It’s funny how sometimes the most unexpected thing can jog a memory from the past.
Last week I was reading a news story from the city media about a Sherwood Park woman who bought two draft horses at an auction recently, only to discover they’d actually been property of the City of Edmonton, and specifically Fort Edmonton Park. The woman claimed that at least one other bidder at the livestock auction wanted the two horses for meat processing.
“I think the majority of people would feel the same way once they learned what’s actually going on. Now that I know what’s going to happen to the horses, I can’t just walk away,” said Cindy Thomas on Global News.
Obviously Cindy is an animal lover, and several people involved in the sale of those Fort Edmonton horses likely were not. Much the same situation faced me about 20 years ago, when I lived and worked in a southern Alberta community.
At that time I was president of a large historical society that also operated a museum along with other tourist attractions. The museum was very impressive, as was at least one of the tourist activities: a musical ride similar to what the RCMP offer.
The local museum of course didn’t have the resources to run a musical ride exactly like the RCMP, but by all accounts the local one was very impressive. The team of about half a dozen horses was expertly trained, along with summer students to do the riding. The horses were easily visible from the major highway, so anyone driving by, especially tourists, could see the historical costumes worn by the riders and witness the brilliant agility possessed by the horses. Those horses were responsible, at least in part, for much of the financial success of the museum. In my opinion the horses deserved to be treated with respect for that fact.
So it came as a surprise to me one evening at a board meeting when the subject of “horse retirement” came up. The agenda item was quickly explained in blunt terms: staff were letting the board members know what a meat plant was going to pay for horses deemed unsuitable for the musical ride.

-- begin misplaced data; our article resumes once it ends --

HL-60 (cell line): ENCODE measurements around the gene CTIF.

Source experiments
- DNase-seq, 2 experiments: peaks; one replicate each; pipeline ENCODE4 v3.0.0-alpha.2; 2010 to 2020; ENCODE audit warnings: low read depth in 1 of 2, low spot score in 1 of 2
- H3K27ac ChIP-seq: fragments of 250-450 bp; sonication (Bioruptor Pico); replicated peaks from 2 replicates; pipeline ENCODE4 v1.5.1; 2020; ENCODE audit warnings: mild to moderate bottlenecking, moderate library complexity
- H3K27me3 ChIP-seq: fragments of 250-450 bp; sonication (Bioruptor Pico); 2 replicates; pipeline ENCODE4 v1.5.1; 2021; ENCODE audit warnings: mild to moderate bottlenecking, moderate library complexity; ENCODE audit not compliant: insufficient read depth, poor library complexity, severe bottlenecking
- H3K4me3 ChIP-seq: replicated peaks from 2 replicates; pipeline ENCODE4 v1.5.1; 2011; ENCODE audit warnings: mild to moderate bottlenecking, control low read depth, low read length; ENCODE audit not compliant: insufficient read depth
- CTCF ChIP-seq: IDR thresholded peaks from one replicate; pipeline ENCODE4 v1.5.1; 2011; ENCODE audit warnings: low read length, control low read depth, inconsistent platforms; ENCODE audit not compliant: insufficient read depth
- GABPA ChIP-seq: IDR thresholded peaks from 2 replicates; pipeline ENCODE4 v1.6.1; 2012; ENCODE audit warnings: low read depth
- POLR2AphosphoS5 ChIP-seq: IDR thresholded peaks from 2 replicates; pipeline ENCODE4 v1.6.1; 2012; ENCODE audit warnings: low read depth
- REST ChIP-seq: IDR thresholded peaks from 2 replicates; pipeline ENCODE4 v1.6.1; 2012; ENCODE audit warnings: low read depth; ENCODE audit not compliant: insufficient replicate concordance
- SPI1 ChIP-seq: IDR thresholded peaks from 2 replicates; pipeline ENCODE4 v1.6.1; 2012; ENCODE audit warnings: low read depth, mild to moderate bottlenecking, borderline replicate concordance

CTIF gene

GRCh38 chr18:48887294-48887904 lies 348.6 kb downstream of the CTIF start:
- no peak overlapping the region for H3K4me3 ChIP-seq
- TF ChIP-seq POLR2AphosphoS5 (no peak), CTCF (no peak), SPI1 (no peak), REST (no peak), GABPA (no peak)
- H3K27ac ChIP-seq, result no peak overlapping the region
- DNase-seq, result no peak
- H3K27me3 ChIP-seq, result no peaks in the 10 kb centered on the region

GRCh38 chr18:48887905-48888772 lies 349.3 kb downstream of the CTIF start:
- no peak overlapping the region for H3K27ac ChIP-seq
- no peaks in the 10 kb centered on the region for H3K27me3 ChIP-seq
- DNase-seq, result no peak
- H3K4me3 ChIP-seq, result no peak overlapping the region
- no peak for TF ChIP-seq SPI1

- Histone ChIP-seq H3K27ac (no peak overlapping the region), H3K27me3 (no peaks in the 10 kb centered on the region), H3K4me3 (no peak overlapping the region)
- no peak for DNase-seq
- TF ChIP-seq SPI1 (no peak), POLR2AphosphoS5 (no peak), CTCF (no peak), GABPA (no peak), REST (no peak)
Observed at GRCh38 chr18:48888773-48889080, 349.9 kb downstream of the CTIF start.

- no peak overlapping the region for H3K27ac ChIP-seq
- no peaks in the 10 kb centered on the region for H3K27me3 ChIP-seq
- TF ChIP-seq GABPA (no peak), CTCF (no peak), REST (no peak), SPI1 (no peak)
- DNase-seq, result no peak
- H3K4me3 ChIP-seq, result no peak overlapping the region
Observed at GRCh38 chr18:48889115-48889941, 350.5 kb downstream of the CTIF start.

It shocked me. I’m an animal lover, and I don’t hide that fact. But this also had to do with the dedication those horses gave the museum, the amount of life they still had in them and what the museum was ultimately getting in return.
I heard that the horses can only do the musical ride for so long, then they’re not capable of continuing. Apparently, the only solution considered was sending them to a glue factory, meat plant etc.
I pointed out these horses would be perfectly suitable for sale to families looking for a horse. The horses were already accustomed to people, very suitable for riding and many were not even 10 years old yet. They still have potentially 20 years of life left in them.
I pointed out that, certainly, a family looking for a ready-to-go riding horse would pay more than the meat plant which likely paid by the pound. Selling the horses as pets was a much better fate than becoming hamburger, especially considering everything those horses had done to help the community.
The board and staff looked at me with astonishment on their faces. Apparently, no one had ever considered selling them for pets.
The idea worked out very well: the horses were advertised in the newspaper and every single one of them was sold without serious issue.
It sometimes makes me wonder what other issues like this are being handled in a similar way, and what else that has great value and deserves respect is actually being shipped off to the glue factory.
Stu Salkeld is editor of The Wetaskiwin Pipestone Flyer and writes a regular column for the paper.